You've reached the Virginia Cooperative Extension Newsletter Archive. These files cover more than ten years of newsletters posted on our old website (through April/May 2009), and are provided for historical purposes only. As such, they may contain out-of-date references and broken links.

To see our latest newsletters and current information, visit our website at

Newsletter Archive index:

Virginia Cooperative Extension -
 Knowledge for the CommonWealth

Renting Farm Land

Farm Business Management Update, April - May 2009

By Tom Stanley (, Extension Agent, Farm Business Management, Northwest District

teal bar

Rented farmland is essential to virtually every full-time farming operation and many part-time Virginia farmers. One common question landowners have is, “We have not raised the farm rent in 15 years during which time assessments have gone-up astronomically; shouldn't I be getting more rent?” In general, land rental rates have not risen because profit margins in farming have not risen and 2009 promises to be an extremely difficult year in terms of net returns to farming. Our leading animal industries are struggling and input costs are still so high as to limit profitability in crop production.

A recently completed survey on land rental rates in the Shenandoah Valley and Alleghany highlands indicate that some land rental rates have gone-up since 2006. This can perhaps be most closely tied to a period of high cattle prices from 2005 to 2007.

Where rental rates have risen, it has most often been due to competition among farmers for a particular tract of land. Landowners must remember the significant property tax savings in counties that offer use value assessment. Thus, renting this land to a farmer qualifies the land for agricultural land use assessment which is in most cases is less than 10% of the normal assessed values for open land. Of course, this benefit does not cover the home(s) or other improvements that may be located on the farm.

So what factors go into determining an appropriate rental rate? First is supply and demand. If multiple farmers want to rent the land, the lease could be put up for bid. This largely explains why we see higher rental rates in some areas of Virginia where there are higher concentrations of full-time farm operators. Note to both landowners and tenants: when a farm lease is put out for bid, the expectations of both must be clearly spelled out. Sometimes going with the highest bidder can be a recipe for conflict later when the tenant does not do maintenance or other work the landowner assumed would be done.

A second factor in determining rental rates is quality of the land, water supply, and facilities on the farm. Terrain and soil types that are suitable for cultivated crops like corn or alfalfa typically command a higher rental rate. Land that has been allowed to become overgrown with small trees and brush or has low fertility will typically bring less. If the farm has poor fencing, a tenant is less likely to invest time or money in the property.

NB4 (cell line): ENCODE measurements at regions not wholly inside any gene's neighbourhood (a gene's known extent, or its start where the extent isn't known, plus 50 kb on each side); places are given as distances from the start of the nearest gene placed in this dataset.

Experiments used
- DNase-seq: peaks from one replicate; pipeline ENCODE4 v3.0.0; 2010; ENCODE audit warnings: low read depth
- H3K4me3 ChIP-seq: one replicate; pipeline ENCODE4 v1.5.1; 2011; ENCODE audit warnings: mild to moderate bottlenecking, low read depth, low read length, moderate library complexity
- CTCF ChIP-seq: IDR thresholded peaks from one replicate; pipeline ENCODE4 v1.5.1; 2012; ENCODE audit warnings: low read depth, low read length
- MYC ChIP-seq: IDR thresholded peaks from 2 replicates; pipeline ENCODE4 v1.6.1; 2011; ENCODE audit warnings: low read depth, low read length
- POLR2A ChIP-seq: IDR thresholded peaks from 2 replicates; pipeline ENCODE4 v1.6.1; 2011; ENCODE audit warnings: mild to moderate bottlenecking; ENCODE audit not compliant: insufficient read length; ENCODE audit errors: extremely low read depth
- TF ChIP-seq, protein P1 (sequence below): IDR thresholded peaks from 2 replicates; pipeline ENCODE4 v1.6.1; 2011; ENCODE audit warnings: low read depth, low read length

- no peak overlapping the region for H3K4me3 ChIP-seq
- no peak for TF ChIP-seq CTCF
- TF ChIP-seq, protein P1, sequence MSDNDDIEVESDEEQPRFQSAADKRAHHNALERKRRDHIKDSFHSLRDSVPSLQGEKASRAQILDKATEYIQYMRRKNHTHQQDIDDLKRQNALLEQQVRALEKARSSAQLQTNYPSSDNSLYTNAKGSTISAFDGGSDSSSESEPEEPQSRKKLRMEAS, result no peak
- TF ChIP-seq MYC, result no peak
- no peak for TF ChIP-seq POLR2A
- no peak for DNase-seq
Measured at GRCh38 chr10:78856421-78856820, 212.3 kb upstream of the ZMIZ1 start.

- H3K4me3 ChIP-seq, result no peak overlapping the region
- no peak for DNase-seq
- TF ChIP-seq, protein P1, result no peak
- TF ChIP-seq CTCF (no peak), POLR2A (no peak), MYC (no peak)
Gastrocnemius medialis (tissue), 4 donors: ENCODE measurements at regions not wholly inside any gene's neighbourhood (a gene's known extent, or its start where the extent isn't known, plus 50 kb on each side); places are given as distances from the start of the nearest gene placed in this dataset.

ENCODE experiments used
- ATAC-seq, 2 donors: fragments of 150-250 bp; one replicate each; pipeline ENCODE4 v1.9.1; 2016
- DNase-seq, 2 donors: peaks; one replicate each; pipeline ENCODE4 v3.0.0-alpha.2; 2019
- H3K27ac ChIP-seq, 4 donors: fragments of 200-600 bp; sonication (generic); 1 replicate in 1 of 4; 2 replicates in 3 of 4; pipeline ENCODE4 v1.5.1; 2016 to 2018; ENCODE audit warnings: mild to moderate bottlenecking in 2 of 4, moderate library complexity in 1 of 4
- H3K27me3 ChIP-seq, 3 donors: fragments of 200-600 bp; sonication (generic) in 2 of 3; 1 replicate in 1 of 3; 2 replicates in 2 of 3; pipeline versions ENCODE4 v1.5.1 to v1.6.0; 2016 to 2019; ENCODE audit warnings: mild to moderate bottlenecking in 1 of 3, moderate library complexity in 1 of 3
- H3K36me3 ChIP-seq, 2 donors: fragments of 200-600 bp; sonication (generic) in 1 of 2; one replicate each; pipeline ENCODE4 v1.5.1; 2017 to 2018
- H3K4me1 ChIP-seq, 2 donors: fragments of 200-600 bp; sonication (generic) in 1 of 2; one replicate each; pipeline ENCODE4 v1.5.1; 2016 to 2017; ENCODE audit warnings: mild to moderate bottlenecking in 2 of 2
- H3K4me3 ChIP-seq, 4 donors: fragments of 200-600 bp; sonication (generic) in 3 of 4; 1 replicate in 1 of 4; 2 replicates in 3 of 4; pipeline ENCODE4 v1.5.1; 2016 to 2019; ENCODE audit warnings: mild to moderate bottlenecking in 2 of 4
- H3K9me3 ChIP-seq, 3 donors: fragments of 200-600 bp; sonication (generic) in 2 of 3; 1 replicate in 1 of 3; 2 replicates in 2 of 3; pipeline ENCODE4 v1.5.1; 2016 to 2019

The 'non-cash' services provided by the tenant (or landlord) are a third factor in setting a rental rate. Some farmer tenants have land maintenance agreements (such as lawn mowing, driveway clearing and grading, or building maintenance) that completely offset any cash obligation they might otherwise face for using the farmland. In other cases, the landlord agrees to take full responsibility for maintenance and replacement of perimeter fences and subsequently can command a higher rental rate.

So, what is a land owner to do? Land rental surveys conducted by Virginia Cooperative Extension can be a starting point for negotiations. However, farmland rental rates can vary significantly from one locality to the next, even within a county. For example, the area around Dayton, Virginia has a high concentration of dairy farms. As a result, some of our highest rental rates are observed in this area. Most of our highest rental rates are associated with small tracts (less than 20 acres) and are highly valued based on their convenience to numerous farms that prefer land close to their base of operation.

The landowner must also consider what it takes to keep the land productive as farmland. Maintenance of fence lines and annual mowing are two of the most common considerations. If the tenant is expected to take care of these tasks, some consideration of the value of this work is warranted. One common approach is for the landowner to pay for materials necessary to maintain or replace fences and facilities while the tenant pays for or provides the labor to complete the task.

While there are no hard and fast rules for farmland leasing, a key component of a successful and happy relationship between landlord and tenant is regular and clear communication. Tenants need to know what is expected of them in addition to timely payments and should be mindful of the landowner’s wishes. Landlords need to be sensitive to market forces that are impacting their tenant's farming operation and should appreciate the benefit of the land being assessed at agricultural value for local property tax purposes.


teal bar

Visit Virginia Cooperative Extension